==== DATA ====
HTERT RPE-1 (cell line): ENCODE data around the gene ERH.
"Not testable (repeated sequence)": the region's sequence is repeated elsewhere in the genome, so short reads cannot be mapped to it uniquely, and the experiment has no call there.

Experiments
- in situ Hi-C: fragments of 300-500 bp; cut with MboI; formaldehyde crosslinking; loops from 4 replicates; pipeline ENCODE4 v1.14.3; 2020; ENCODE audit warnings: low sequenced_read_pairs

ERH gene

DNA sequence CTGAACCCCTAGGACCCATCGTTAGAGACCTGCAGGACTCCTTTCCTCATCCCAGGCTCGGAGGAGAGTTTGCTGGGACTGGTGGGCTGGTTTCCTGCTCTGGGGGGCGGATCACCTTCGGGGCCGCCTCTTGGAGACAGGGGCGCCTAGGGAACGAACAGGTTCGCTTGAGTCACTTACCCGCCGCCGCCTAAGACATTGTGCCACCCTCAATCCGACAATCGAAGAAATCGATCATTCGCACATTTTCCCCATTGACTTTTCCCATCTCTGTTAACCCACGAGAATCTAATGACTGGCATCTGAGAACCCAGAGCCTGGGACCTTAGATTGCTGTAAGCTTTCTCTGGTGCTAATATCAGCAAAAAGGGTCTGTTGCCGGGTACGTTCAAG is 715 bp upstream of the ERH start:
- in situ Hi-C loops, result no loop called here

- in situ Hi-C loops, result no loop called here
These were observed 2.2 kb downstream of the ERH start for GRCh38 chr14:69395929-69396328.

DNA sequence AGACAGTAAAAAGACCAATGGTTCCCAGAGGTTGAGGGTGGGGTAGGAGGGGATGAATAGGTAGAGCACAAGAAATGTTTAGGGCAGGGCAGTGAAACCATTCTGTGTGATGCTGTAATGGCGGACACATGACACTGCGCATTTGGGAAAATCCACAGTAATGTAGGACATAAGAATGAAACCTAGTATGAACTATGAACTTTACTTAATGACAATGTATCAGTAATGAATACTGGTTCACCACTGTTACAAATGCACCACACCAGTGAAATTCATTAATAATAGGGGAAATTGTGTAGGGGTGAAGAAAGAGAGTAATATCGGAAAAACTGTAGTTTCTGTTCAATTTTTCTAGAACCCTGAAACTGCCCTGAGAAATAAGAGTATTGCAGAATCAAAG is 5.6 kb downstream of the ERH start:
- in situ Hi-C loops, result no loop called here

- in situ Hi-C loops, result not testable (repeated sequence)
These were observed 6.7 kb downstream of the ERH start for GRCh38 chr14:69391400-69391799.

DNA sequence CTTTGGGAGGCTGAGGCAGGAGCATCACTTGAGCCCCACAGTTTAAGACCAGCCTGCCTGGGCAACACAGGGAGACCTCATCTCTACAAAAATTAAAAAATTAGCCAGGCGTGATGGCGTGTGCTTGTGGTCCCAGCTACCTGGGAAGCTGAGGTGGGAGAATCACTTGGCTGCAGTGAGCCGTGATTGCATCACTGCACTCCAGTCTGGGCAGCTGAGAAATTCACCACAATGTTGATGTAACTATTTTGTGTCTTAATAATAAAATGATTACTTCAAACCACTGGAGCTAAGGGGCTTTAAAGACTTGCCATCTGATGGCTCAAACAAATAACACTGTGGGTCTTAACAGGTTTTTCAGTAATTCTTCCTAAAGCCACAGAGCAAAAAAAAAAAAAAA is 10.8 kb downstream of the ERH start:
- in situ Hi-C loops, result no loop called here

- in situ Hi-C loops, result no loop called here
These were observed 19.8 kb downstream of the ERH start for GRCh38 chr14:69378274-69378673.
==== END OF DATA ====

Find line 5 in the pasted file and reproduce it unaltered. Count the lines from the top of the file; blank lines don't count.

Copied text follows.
ERH gene